“We support cannabis sales in the LCBO because the LCBO has the experience in dealing with a controlled substance. That’s the same reason the LCBO is Ontarians’ number one choice when it comes to retailing cannabis.” — Warren (Smokey) Thomas, OPSEU President
Toronto (20 Dec. 2016) — Provinces should base their plans for retailing cannabis on scientific evidence, not their feelings about the drug, says the President of the Ontario Public Service Employees Union (OPSEU/NUPGE).
Centre for Addiction and Mental Health supports selling cannabis in provincial liquor stores
“Reading the report of the federal task force on cannabis today, it seems that the task force, overall, opposes selling liquor and cannabis out of the same stores,” Warren (Smokey) Thomas said. “This is based on the belief that selling the two together leads to consumption of the two together."
“But as the Centre for Addiction and Mental Health (CAMH) has already indicated, ‘there is no evidence as to whether selling cannabis and alcohol alongside one another encourages or facilitates co-use,’” he said. “That’s why we continue to see the LCBO as the best place to sell cannabis.”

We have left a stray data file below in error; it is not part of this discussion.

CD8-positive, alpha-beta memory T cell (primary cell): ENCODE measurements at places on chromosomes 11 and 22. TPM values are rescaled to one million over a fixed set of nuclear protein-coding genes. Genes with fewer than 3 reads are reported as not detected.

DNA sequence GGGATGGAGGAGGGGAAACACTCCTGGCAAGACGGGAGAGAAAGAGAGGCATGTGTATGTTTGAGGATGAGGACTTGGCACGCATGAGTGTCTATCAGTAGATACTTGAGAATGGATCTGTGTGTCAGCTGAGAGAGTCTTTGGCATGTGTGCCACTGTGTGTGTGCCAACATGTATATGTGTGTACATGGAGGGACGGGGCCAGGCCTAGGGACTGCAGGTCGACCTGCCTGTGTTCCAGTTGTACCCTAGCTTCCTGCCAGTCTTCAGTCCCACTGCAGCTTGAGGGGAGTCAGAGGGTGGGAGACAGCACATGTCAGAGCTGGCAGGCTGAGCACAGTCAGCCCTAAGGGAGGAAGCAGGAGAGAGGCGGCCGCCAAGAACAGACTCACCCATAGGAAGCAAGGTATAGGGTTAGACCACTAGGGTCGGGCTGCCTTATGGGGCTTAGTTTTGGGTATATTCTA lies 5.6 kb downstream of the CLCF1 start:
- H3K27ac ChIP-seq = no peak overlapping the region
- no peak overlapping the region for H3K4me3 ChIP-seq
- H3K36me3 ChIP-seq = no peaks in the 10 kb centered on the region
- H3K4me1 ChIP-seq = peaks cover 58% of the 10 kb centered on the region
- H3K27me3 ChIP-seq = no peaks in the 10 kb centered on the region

Ontarians support selling pot in liquor stores
Thomas congratulated the Task Force on Cannabis Legalization and Regulation on its work, which proposes a highly- regulated “seed-to-sale” system that seeks to minimize social harm. But he emphasized that provinces should keep the public retail option front and centre as they plan their own distribution systems.
“We support cannabis sales in the LCBO because the LCBO has the experience in dealing with a controlled substance,” he said. “That’s the same reason the LCBO is Ontarians’ number one choice when it comes to retailing cannabis.”
In an August 2016 poll by Nanos Research that asked Ontarians where they would be comfortable seeing cannabis sold, 41 per cent of respondents gave the LCBO as their first choice — well ahead of the 32 per cent who chose pharmacies and the 17 per cent who chose private retail stores.
Social responsibility mandate is key to selling cannabis, says CAMH
Also in August, CAMH recommended “that there be a public monopoly” on cannabis sales. “This could mean sales by provincial liquor boards or by new public entities with a social responsibility mandate,” the hospital said.
“We completely agree with the task force when it calls on governments to act now to build their capacity to handle research, laboratory testing, licensing and inspection related to cannabis,” OPSEU’s Thomas said. “If we make the investments in infrastructure that are needed – from labs to stores – then I believe we can keep the social harm from cannabis to a minimum.”
The National Union of Public and General Employees (NUPGE) is one of Canada's largest labour organizations with over 370,000 members. Our mission is to improve the lives of working families and to build a stronger Canada by ensuring our common wealth is used for the common good. NUPGE